|Re: [eigen] (General question) Floating point: why are 'inf' and 'nan' slow?|
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- Subject: Re: [eigen] (General question) Floating point: why are 'inf' and 'nan' slow?
- From: Benoit Jacob <jacob.benoit.1@xxxxxxxxx>
- Date: Wed, 23 Sep 2009 10:47:24 -0400
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-mfpmath=sse -msse2 -DEIGEN_DONT_VECTORIZE
does fix the problem (I pass -DEIGEN_DONT_VECTORIZE because I already
knew that SIMD instructions like mulps avoids the problem; now I can
see that indeed scalar instructions like mulss also avoid the
So, the problem is a non-issue on SSE2-capable systems (SSE2, because
SSE doesn't support double).
But what about non-SSE2-capable systems, or simply linux distros who
need to build a generic i686 binary package.... are they out of luck?
The big design decision that I am facing now is this: floating point
numbers claim to be able to represent special values such as "inf" and
"nan"; ideally we would play this game, returning "inf" when that is
the natural result given the user's input; but if that must be 100x
slower than normal even before the user has any chance of checking if
that's happening, then in practice we can't do that and we need to
explicitly avoid generating "inf" and "nan" values even when that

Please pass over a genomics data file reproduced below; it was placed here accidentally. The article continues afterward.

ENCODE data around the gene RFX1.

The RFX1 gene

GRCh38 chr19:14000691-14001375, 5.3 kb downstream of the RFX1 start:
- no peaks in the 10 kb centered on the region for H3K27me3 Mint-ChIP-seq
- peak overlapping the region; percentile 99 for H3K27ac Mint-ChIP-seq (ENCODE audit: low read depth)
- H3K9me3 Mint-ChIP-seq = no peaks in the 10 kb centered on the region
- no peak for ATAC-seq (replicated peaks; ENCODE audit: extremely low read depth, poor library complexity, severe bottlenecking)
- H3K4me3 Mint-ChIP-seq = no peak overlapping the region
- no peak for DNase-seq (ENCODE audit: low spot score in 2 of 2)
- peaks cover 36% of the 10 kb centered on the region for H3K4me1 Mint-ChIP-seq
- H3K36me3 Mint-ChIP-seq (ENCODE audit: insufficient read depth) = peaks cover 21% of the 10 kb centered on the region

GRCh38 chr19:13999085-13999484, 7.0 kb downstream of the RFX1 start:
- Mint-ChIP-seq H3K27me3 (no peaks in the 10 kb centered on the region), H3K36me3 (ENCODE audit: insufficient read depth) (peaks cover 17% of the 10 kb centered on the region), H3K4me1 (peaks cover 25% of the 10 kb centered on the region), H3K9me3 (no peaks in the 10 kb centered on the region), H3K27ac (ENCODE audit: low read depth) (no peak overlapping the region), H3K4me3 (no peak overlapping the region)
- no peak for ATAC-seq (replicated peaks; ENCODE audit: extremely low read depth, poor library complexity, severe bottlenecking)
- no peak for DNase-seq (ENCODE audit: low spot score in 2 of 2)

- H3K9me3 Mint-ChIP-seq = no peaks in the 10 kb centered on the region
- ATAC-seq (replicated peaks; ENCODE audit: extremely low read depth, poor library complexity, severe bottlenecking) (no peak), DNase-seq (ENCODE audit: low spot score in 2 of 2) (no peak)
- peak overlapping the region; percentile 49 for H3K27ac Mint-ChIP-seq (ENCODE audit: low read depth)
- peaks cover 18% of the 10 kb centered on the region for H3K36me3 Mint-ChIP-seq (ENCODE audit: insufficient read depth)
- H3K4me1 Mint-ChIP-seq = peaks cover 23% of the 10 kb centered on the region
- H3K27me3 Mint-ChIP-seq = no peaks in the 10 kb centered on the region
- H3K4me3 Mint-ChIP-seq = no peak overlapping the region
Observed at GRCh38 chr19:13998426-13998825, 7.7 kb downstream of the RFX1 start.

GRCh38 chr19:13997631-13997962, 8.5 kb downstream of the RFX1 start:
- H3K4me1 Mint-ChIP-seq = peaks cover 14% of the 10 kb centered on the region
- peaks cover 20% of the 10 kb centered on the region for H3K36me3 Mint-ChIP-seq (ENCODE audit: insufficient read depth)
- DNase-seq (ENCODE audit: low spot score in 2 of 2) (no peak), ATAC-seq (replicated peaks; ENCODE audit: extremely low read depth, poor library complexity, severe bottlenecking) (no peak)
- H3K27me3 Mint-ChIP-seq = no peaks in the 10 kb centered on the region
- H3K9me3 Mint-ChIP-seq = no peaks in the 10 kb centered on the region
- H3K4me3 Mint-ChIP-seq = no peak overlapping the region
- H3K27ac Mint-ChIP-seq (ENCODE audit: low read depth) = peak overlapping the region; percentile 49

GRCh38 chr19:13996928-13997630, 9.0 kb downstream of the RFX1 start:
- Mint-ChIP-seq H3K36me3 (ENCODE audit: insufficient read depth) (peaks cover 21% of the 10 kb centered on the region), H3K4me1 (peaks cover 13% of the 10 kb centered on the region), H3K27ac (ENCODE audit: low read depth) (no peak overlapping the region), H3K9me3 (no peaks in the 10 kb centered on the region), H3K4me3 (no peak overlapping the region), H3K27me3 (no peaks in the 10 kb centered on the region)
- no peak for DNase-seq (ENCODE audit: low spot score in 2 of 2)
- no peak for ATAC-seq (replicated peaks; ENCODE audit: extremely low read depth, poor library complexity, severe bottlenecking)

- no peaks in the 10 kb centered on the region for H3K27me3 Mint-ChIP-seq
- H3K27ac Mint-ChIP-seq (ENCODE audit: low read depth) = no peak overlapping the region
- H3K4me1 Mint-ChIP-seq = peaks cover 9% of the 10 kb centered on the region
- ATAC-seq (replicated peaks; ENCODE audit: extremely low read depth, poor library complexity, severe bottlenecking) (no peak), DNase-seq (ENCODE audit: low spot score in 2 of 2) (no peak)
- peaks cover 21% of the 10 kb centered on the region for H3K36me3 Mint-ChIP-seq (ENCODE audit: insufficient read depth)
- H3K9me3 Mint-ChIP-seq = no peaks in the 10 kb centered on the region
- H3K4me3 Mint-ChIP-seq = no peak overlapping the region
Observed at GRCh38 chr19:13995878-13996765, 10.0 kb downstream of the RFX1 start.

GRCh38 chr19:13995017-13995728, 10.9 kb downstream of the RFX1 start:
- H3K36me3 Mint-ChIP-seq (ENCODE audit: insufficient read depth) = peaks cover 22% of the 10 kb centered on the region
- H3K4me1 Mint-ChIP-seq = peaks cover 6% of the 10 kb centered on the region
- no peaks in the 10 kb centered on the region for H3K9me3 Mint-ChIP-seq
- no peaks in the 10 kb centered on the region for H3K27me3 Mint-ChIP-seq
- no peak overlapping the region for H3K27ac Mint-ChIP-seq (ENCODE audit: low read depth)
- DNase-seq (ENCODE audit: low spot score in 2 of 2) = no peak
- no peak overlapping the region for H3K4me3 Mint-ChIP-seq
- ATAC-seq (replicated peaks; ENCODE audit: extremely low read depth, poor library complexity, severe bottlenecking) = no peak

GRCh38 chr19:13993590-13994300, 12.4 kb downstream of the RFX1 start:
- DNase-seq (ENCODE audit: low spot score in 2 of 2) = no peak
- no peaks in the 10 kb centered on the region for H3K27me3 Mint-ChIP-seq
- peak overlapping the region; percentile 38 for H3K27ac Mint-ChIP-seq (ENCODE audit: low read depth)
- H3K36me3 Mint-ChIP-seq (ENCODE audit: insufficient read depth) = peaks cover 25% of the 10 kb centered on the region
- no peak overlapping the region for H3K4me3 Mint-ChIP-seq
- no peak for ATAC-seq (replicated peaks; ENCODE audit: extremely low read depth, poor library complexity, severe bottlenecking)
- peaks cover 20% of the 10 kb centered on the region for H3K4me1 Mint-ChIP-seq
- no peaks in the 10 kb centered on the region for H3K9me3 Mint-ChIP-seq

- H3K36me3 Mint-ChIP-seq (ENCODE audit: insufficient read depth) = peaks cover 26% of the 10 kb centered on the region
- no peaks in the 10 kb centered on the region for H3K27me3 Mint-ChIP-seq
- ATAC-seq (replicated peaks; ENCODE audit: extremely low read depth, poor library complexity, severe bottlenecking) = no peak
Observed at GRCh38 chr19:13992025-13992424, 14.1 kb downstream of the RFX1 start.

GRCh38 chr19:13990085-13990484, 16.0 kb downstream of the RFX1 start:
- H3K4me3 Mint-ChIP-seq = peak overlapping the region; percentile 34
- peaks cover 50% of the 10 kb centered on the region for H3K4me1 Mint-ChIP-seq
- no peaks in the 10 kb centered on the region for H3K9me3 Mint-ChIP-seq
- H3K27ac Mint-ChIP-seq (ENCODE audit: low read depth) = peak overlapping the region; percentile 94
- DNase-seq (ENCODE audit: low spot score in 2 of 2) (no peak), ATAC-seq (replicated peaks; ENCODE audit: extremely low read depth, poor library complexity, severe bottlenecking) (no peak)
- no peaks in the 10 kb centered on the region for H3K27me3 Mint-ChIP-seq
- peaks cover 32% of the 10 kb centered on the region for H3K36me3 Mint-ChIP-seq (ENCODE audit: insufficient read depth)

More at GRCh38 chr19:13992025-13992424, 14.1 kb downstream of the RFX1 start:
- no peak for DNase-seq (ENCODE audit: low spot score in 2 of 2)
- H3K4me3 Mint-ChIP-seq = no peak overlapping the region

would be the natural result given the user's input.
2009/9/23 Rohit Garg <rpg.314@xxxxxxxxx>:
> fp exceptions are handled in software. Is it 32 bit or 64 bit? If it
> is 32 bit, have you enabled -mfpmath=sse in your compiler flags?
> On Wed, Sep 23, 2009 at 6:21 AM, Benoit Jacob <jacob.benoit.1@xxxxxxxxx> wrote:
>> Sorry for adding to the currently already high traffic here.
>> Here, on linux / x86, my programs run 100x slower when the
>> floating-point values are 'inf' or 'nan'.
>> Only scalar code is affected, SSE code is not affected.
>> I haven't enabled floating-point exception signals. I don't have a FP
>> signal handler. Just any basic c++ program.
>> Can this be "fixed"? How?
>> Otherwise, I really need to make sure that solve() methods avoid
>> producing such special values when no solution exists --- otherwise
>> they take much longer to return.
>> Thanks for your help,
> Rohit Garg
> Senior Undergraduate
> Department of Physics
> Indian Institute of Technology